When Sam and Shelby got divorced, everything was pretty much cut and dried: They had shared custody–more or less a fifty/fifty split–with each parent getting half the week.
This scenario worked well for the first couple of years; but this year, their twins are starting kindergarten. Suddenly living a city away from each other is going to make splitting each week problematic—the twins are registered for school in Shelby’s district. Do they need to modify their decree?
When should you modify your schedule?
There are many factors that go into custody decisions. Nowadays, most parents try to divide time as equally as possible. If, however, one parent lives in a different school district, or moves closer to a job or a relative who helps with the kids, how can custody changes be resolved?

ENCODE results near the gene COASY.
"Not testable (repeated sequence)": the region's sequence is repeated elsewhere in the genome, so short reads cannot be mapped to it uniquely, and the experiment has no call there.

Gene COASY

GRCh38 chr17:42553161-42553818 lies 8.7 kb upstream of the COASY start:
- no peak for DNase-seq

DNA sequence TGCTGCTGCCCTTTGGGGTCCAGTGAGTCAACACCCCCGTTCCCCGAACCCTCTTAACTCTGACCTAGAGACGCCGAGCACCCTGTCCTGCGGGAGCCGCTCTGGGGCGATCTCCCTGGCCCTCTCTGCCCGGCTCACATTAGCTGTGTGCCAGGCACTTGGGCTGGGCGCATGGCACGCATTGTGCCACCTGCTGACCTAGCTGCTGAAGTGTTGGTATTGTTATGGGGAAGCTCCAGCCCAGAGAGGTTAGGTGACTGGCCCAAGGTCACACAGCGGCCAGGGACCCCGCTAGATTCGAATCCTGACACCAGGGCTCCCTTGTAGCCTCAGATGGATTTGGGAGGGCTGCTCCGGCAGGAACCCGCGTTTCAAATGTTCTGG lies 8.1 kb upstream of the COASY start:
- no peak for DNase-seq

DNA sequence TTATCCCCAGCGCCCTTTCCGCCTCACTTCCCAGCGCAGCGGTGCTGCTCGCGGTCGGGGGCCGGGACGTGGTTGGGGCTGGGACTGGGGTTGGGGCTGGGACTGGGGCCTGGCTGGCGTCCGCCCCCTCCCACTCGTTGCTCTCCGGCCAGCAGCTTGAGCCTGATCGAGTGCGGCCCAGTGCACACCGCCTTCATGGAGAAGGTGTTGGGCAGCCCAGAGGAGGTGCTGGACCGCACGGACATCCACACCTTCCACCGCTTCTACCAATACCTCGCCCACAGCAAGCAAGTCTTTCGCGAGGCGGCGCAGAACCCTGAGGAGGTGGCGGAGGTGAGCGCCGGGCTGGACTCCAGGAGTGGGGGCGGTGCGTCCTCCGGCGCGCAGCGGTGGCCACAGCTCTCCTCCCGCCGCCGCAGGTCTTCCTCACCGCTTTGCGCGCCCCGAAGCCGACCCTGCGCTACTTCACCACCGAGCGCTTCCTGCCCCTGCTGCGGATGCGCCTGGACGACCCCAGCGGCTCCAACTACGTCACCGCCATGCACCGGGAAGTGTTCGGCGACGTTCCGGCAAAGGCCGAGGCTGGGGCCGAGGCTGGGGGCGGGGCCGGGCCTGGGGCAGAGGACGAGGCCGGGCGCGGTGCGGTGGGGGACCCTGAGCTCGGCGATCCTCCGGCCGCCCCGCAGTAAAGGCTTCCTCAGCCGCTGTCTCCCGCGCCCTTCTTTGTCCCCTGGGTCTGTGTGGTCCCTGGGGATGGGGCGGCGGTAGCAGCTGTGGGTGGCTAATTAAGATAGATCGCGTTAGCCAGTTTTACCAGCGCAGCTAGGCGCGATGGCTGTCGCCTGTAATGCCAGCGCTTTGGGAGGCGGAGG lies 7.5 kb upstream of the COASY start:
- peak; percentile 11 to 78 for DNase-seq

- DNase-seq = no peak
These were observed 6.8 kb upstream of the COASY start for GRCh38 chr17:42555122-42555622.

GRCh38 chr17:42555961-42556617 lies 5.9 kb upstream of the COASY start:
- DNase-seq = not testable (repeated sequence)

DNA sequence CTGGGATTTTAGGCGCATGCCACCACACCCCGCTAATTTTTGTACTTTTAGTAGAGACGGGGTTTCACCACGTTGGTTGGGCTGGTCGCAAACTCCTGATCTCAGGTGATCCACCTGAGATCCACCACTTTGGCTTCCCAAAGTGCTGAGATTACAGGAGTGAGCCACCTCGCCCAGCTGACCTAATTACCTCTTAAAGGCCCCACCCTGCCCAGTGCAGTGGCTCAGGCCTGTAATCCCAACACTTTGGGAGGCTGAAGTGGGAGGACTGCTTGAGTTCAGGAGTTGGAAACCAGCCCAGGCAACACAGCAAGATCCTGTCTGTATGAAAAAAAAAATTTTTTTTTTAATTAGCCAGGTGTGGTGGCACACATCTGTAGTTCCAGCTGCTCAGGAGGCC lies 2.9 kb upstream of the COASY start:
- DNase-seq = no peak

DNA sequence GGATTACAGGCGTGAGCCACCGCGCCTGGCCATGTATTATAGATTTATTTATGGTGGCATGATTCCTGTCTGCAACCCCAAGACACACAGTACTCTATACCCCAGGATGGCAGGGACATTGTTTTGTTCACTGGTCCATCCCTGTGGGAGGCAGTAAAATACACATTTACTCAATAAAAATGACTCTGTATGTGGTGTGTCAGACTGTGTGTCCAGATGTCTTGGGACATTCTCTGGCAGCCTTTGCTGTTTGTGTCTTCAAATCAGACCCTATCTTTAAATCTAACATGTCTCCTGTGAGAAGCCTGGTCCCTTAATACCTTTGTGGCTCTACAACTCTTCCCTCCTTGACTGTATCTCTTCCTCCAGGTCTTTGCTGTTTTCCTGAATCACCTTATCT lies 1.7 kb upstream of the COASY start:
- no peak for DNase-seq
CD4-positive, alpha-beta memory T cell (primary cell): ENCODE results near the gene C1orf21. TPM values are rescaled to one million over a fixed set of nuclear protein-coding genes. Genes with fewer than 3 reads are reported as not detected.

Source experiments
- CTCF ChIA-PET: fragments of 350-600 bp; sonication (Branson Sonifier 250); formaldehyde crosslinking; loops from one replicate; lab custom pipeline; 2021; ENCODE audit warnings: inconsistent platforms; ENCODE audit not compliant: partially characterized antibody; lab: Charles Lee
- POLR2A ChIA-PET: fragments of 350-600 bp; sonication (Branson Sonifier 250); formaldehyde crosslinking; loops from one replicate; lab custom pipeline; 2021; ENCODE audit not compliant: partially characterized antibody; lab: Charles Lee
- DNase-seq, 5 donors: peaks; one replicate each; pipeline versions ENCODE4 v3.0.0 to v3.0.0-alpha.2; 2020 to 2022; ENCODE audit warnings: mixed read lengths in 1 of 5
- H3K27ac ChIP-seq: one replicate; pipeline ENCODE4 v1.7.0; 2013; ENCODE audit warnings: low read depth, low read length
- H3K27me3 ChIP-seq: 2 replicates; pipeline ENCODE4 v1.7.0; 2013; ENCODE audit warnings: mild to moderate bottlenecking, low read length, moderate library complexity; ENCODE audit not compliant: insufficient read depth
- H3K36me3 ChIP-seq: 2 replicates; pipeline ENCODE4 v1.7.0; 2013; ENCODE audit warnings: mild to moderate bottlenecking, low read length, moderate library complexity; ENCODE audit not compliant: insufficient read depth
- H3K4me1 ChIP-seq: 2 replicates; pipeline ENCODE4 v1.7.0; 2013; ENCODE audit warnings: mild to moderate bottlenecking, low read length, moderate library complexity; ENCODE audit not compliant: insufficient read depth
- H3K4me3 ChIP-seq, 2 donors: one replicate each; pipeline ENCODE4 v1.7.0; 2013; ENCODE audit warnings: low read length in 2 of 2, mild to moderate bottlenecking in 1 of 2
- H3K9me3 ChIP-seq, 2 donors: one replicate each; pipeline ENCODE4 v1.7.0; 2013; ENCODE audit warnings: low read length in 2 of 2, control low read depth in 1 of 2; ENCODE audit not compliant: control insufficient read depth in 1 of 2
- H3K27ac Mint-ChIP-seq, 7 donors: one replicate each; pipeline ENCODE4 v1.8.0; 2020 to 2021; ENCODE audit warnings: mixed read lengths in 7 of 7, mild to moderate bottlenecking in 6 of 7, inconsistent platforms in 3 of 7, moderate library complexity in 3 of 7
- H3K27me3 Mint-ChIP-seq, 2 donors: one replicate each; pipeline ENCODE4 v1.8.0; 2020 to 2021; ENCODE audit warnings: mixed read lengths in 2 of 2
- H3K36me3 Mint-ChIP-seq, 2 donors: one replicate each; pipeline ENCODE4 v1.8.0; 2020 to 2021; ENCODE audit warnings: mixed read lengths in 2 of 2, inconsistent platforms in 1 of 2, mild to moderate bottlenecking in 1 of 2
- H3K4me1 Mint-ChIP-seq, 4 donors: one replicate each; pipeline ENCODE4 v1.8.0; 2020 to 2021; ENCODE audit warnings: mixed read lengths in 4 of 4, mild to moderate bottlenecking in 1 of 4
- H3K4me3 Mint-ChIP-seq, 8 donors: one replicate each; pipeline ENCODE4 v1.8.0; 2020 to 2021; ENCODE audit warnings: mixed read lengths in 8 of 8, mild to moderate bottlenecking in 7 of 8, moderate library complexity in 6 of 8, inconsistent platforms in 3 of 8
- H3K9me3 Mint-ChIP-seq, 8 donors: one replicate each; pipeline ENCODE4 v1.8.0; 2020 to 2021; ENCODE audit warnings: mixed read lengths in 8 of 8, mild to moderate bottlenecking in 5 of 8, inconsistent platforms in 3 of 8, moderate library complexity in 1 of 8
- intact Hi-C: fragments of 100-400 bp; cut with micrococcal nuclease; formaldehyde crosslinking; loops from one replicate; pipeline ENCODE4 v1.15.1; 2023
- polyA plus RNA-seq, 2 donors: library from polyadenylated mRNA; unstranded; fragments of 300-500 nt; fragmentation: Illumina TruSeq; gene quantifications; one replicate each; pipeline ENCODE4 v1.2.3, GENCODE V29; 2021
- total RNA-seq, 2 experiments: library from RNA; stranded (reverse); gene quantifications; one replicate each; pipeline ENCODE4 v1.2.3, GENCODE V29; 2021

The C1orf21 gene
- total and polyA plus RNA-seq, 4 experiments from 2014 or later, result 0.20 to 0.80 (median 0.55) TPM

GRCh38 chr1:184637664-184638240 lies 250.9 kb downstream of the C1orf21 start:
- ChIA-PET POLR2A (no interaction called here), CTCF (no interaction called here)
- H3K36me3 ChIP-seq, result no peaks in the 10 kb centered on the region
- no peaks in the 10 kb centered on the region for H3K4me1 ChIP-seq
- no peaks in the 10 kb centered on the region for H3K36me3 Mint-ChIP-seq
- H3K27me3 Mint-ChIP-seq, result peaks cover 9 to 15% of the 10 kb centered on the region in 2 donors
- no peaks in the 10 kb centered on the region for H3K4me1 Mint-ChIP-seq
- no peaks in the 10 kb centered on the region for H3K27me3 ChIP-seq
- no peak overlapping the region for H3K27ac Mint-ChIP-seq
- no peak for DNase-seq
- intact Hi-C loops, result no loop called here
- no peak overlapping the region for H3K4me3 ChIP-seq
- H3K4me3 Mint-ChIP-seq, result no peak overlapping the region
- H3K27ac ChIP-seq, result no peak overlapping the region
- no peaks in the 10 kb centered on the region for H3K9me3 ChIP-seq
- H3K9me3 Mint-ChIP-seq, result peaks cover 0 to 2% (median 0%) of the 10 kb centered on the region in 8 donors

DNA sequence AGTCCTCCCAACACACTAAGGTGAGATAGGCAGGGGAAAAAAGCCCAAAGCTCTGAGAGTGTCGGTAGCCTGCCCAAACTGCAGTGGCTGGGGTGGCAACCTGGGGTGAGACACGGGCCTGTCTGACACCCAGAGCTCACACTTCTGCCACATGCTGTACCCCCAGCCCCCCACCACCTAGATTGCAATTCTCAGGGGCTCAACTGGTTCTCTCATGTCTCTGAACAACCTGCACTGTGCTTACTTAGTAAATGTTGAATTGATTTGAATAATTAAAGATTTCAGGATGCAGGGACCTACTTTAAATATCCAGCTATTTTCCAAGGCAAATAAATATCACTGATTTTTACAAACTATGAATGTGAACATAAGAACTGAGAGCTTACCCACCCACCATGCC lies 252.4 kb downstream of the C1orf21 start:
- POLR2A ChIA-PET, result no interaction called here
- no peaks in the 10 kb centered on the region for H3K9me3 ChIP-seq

As children grow, so, too, do custody modifications. As with anything in life, something that worked for a few years may not work as time goes by. Children get involved in extra-curricular activities, make friends that live closer to one parent than another, or get a job that may mean Mom’s house is less convenient than Dad’s.
Does a modification mean more cost?
One thing parents might fear is that modifications necessarily mean a trip back to their attorneys, along with another court appearance and court-filing fee.
The good news is that, if both parents agree, a modification can just happen. Yes, you can simply agree to a new schedule without it being codified in a new court order. The bad news is that if either party later changes their mind, the current court order takes precedence.
What is the best course of action?
There is no one course of action that is best for everyone. Generally, it is best to consult your attorney before making a modification, then assess the situation based on his/her advice.
Even in the most amicable divorces, it is wise to seek counsel before making or agreeing to anything that is not outlined in the current decree. If you do decide to formalize your new schedule, it can often be accomplished without great time or expense.